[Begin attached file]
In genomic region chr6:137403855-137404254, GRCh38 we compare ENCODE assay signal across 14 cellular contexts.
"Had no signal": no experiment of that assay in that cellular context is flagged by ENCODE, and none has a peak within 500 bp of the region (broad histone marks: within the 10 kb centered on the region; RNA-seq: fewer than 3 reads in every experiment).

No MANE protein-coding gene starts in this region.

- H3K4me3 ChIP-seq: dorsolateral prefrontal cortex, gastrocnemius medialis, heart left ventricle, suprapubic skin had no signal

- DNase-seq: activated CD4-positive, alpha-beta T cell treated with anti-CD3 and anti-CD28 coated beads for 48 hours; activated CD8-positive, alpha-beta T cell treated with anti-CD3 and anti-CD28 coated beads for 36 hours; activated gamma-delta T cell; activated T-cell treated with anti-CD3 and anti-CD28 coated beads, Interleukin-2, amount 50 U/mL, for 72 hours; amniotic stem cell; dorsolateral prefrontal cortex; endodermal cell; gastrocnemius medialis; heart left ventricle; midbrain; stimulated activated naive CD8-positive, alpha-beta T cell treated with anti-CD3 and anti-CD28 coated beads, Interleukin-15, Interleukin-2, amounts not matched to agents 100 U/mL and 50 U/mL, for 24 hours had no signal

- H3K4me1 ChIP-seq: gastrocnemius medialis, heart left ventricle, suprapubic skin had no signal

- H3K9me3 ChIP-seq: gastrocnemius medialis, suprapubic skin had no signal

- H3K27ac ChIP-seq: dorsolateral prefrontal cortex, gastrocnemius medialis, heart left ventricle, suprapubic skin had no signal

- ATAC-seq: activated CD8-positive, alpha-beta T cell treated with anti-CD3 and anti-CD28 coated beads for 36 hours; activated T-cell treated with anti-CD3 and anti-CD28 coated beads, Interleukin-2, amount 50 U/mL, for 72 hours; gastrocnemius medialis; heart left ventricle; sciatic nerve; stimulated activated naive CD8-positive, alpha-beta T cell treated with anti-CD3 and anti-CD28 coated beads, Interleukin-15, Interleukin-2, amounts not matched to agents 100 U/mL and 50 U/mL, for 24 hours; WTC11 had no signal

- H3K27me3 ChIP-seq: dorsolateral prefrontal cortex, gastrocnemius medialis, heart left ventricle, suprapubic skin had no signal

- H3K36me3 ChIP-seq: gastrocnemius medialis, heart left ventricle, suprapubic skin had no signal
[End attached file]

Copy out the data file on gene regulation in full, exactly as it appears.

In genomic region chr6:137403855-137404254, GRCh38 we compare ENCODE assay signal across 14 cellular contexts.
"Had no signal": no experiment of that assay in that cellular context is flagged by ENCODE, and none has a peak within 500 bp of the region (broad histone marks: within the 10 kb centered on the region; RNA-seq: fewer than 3 reads in every experiment).

No MANE protein-coding gene starts in this region.

- H3K4me3 ChIP-seq: dorsolateral prefrontal cortex, gastrocnemius medialis, heart left ventricle, suprapubic skin had no signal

- DNase-seq: activated CD4-positive, alpha-beta T cell treated with anti-CD3 and anti-CD28 coated beads for 48 hours; activated CD8-positive, alpha-beta T cell treated with anti-CD3 and anti-CD28 coated beads for 36 hours; activated gamma-delta T cell; activated T-cell treated with anti-CD3 and anti-CD28 coated beads, Interleukin-2, amount 50 U/mL, for 72 hours; amniotic stem cell; dorsolateral prefrontal cortex; endodermal cell; gastrocnemius medialis; heart left ventricle; midbrain; stimulated activated naive CD8-positive, alpha-beta T cell treated with anti-CD3 and anti-CD28 coated beads, Interleukin-15, Interleukin-2, amounts not matched to agents 100 U/mL and 50 U/mL, for 24 hours had no signal

- H3K4me1 ChIP-seq: gastrocnemius medialis, heart left ventricle, suprapubic skin had no signal

- H3K9me3 ChIP-seq: gastrocnemius medialis, suprapubic skin had no signal

- H3K27ac ChIP-seq: dorsolateral prefrontal cortex, gastrocnemius medialis, heart left ventricle, suprapubic skin had no signal

- ATAC-seq: activated CD8-positive, alpha-beta T cell treated with anti-CD3 and anti-CD28 coated beads for 36 hours; activated T-cell treated with anti-CD3 and anti-CD28 coated beads, Interleukin-2, amount 50 U/mL, for 72 hours; gastrocnemius medialis; heart left ventricle; sciatic nerve; stimulated activated naive CD8-positive, alpha-beta T cell treated with anti-CD3 and anti-CD28 coated beads, Interleukin-15, Interleukin-2, amounts not matched to agents 100 U/mL and 50 U/mL, for 24 hours; WTC11 had no signal

- H3K27me3 ChIP-seq: dorsolateral prefrontal cortex, gastrocnemius medialis, heart left ventricle, suprapubic skin had no signal

- H3K36me3 ChIP-seq: gastrocnemius medialis, heart left ventricle, suprapubic skin had no signal